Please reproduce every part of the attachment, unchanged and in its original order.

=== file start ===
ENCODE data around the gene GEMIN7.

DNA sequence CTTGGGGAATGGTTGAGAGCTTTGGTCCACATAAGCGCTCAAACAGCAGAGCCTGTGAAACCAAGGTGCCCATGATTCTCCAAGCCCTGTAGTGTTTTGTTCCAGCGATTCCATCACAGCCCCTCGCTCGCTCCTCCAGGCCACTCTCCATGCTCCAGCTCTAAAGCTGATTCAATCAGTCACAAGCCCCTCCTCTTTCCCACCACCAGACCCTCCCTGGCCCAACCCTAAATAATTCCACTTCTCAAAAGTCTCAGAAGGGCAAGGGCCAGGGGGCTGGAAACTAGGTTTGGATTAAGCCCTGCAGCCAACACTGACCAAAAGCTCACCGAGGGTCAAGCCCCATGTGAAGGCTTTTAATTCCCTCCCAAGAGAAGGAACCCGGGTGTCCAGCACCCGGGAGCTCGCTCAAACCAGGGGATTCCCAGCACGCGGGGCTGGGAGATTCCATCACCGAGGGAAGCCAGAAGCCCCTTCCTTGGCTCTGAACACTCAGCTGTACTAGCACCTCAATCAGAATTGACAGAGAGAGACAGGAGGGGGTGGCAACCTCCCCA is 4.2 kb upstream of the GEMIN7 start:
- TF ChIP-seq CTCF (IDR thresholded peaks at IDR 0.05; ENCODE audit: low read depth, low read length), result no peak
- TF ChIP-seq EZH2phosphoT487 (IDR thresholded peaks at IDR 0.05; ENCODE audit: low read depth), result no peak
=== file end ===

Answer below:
ENCODE data around the gene GEMIN7.

DNA sequence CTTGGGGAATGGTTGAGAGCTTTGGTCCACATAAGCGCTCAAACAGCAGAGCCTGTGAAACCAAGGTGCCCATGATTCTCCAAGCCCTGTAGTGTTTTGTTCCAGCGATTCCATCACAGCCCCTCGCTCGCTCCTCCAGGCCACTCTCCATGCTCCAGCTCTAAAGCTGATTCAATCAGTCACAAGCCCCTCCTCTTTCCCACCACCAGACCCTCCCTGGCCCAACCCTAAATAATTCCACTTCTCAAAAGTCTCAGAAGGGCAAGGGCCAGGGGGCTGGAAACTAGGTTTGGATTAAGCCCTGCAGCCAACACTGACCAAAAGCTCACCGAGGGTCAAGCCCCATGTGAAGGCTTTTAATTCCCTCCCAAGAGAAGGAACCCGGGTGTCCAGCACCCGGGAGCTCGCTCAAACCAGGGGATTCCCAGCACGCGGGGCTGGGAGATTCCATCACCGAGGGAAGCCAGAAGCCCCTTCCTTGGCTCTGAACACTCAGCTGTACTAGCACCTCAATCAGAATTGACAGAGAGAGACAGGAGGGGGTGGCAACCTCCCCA is 4.2 kb upstream of the GEMIN7 start:
- TF ChIP-seq CTCF (IDR thresholded peaks at IDR 0.05; ENCODE audit: low read depth, low read length), result no peak
- TF ChIP-seq EZH2phosphoT487 (IDR thresholded peaks at IDR 0.05; ENCODE audit: low read depth), result no peak